There, it's been reprocessed into a more stable - but still highly radioactive - form.
Lucas Heights Plant Manager, David Vittorio explains.

"Reactor fuel is created in a form that's useful for reactors. It's not actually a form that's useful for long-term storage so the whole idea of reprocessing is repackaging it into a chemical form and a materials form so that it's suitable for long-term storage," he says.

"So really what we're receiving from France is in a glass matrix, suitable for long term storage."

Under an agreement with France, Australia must take back the reprocessed waste in 2015.

Even if a permanent storage site is identified, and agreement is reached with the owners, the facility won't be ready in time to receive that waste.

Ian Macfarlane admits a permanent site will take years to build.

"Realistically we're looking at three to five years depending on the permitting, the construction phase is dependent on the site but is something that we can work through reasonably quickly," Mr Macfarlane says.

"The design of the structure is already being done and that's not dependent on where the site is. It basically needs a flat piece of ground. So we will work through that. But the main thing is that we do make the decision, start the construction, to put in place a permanent storage site."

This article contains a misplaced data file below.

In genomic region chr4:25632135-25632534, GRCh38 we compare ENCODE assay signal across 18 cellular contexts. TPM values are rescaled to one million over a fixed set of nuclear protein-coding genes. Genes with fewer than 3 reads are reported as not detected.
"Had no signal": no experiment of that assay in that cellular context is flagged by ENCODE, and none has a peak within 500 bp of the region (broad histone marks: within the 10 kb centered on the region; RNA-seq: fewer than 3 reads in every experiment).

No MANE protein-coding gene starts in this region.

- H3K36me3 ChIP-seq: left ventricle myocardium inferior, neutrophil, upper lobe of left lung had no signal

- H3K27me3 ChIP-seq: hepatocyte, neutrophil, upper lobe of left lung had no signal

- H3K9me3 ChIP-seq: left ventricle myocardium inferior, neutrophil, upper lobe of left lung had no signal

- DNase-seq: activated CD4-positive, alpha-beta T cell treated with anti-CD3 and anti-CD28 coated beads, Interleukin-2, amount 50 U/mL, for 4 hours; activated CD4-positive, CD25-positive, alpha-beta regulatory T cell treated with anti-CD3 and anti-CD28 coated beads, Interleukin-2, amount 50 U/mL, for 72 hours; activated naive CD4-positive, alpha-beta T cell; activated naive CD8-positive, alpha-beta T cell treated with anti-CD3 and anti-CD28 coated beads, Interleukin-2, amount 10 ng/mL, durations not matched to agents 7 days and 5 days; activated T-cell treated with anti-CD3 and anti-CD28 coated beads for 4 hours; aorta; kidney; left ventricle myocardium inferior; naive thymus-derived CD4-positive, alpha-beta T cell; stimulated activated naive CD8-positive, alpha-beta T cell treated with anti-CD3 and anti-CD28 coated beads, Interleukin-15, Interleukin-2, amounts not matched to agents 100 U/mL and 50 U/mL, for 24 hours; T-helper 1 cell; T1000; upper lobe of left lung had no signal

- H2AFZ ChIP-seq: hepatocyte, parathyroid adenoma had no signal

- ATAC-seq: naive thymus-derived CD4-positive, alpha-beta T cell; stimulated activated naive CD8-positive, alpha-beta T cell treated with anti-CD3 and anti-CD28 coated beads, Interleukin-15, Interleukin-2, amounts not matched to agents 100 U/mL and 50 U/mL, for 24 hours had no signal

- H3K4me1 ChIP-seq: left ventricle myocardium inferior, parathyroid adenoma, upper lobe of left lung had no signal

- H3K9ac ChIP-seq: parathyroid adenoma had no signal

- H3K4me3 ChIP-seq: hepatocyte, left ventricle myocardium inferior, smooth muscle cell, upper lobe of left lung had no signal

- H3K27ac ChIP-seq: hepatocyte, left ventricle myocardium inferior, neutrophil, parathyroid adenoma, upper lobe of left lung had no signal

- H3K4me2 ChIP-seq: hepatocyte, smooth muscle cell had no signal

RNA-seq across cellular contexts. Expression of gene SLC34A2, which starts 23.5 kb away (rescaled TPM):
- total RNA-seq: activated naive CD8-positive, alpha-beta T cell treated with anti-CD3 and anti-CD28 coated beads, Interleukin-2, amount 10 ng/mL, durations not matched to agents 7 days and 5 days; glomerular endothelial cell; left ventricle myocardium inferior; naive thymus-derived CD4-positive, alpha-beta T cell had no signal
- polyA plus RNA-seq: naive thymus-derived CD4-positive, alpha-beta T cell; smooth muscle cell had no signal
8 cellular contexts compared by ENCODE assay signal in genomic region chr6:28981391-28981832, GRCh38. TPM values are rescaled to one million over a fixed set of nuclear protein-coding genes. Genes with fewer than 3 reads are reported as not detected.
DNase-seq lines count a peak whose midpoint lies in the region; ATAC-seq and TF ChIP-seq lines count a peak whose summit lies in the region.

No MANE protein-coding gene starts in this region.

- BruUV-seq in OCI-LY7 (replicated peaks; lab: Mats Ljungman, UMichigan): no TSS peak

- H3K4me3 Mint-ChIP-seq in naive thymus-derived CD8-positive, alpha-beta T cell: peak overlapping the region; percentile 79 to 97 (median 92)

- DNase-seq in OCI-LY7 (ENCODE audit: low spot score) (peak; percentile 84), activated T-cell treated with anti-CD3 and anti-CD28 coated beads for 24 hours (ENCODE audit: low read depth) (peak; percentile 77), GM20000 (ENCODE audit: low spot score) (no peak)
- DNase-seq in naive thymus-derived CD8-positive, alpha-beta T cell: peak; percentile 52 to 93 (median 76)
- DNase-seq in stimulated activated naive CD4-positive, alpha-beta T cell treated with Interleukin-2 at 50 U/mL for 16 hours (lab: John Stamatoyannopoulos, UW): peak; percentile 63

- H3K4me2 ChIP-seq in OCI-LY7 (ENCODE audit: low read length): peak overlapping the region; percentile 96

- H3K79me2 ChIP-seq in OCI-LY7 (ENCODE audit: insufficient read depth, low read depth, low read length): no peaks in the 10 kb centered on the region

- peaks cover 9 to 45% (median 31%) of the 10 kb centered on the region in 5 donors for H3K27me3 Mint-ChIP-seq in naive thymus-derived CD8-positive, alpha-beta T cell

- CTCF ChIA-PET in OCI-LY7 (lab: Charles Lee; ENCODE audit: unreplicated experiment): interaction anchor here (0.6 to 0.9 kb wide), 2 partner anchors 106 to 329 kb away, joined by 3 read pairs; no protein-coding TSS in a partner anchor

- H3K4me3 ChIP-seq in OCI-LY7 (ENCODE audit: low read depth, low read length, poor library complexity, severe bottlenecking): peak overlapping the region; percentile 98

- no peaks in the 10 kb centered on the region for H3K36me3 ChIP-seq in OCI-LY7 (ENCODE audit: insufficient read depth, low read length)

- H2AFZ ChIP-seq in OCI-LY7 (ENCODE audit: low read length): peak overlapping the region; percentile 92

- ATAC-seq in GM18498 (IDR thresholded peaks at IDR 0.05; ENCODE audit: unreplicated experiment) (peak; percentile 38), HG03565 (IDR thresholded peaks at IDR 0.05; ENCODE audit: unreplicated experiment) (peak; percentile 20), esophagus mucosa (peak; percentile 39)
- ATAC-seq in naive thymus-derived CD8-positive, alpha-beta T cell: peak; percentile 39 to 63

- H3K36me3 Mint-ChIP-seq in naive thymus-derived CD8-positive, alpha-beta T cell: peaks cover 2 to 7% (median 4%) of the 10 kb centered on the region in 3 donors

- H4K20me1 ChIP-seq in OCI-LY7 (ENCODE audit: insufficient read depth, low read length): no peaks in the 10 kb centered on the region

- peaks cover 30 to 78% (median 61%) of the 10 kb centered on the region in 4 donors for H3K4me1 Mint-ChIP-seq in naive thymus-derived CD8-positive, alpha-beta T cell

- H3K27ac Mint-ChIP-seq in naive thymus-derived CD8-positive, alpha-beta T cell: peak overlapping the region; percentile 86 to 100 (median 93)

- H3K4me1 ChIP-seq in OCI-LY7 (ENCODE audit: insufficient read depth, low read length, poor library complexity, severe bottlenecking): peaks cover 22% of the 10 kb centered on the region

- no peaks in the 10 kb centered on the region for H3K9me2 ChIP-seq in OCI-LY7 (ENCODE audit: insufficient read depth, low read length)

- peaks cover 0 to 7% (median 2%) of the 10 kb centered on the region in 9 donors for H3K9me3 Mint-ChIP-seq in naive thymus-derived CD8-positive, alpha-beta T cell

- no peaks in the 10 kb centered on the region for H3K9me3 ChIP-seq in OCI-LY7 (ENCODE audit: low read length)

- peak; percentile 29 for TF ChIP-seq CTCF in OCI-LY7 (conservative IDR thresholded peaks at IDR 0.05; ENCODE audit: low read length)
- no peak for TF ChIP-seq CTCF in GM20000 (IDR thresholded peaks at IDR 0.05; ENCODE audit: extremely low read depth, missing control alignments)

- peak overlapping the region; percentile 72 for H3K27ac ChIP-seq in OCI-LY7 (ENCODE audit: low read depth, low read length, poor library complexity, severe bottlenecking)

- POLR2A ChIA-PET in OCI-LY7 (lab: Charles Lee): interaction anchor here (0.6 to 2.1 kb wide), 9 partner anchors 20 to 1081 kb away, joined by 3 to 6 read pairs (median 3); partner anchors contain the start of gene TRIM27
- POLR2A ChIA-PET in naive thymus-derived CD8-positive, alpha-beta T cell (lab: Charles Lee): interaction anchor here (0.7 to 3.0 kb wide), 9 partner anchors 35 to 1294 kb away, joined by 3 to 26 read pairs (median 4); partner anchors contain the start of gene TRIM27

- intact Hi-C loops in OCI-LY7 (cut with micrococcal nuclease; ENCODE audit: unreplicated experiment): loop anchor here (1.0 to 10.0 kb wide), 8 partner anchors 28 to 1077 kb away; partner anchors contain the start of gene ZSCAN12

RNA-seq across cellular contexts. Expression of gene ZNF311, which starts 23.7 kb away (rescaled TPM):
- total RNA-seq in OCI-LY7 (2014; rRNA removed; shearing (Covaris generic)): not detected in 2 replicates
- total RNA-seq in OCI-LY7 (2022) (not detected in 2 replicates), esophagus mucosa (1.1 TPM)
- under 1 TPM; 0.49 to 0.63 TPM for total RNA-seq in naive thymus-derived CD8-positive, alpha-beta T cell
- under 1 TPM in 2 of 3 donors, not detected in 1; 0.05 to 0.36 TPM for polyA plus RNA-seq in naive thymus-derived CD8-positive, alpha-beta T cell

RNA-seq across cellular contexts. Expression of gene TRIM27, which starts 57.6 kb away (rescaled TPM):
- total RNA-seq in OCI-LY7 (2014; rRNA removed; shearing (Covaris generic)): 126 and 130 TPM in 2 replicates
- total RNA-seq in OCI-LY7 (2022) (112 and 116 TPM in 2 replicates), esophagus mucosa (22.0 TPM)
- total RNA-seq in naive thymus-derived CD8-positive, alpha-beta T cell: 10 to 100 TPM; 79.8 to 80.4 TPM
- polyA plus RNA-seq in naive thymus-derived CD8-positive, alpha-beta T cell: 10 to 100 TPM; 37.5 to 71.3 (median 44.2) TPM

Mr MacFarlane acknowledges that there's no inventory recording exactly where and how much nuclear waste is temporarily stored at various sites around Australia.

But he says that's not the government's priority, and the focus has to be on finalising plans for a permanent storage site.

"I don't think that communities should have an expectation that nuclear waste is being stored in a capital city in a metropolitan area. Even though it's very, very safe, the long term solution- so we're talking about a solution that's going to be for literally centuries- the long-term solution is to build a purpose built building in a remote location where it can be stored for time infinitely for the future."

Dr Jim Green from the Friends of the Earth accepts that nuclear medicine has made major contributions to human health.

But he says successive federal governments haven't done anywhere near enough to prepare for what he calls the developing crisis in nuclear waste management.

"It's best understood as the latest chapter in a long-running saga of how Australia deals with radioactive waste. We've got this spent nuclear fuel which is high level nuclear waste and later classified as long-lived intermediate level waste and that's sent overseas for reprocessing and that's the waste that's going to come back. But we've also got much larger volumes of low and intermediate level waste which is stored in Australia. And we've also got hundreds of millions of tonnes of radioactive tailings waste at the uranium mines and another part of Australia's radioactive waste puzzle and our problem is the nuclear weapons test sites in particular Maralinga in South Australia."

Decades into the nuclear industry, long-term storage of nuclear waste remains a major international problem.

If the federal government's plans do finally succeed, Australia will become one of the few countries in the world with a permanent waste repository.

Source SBS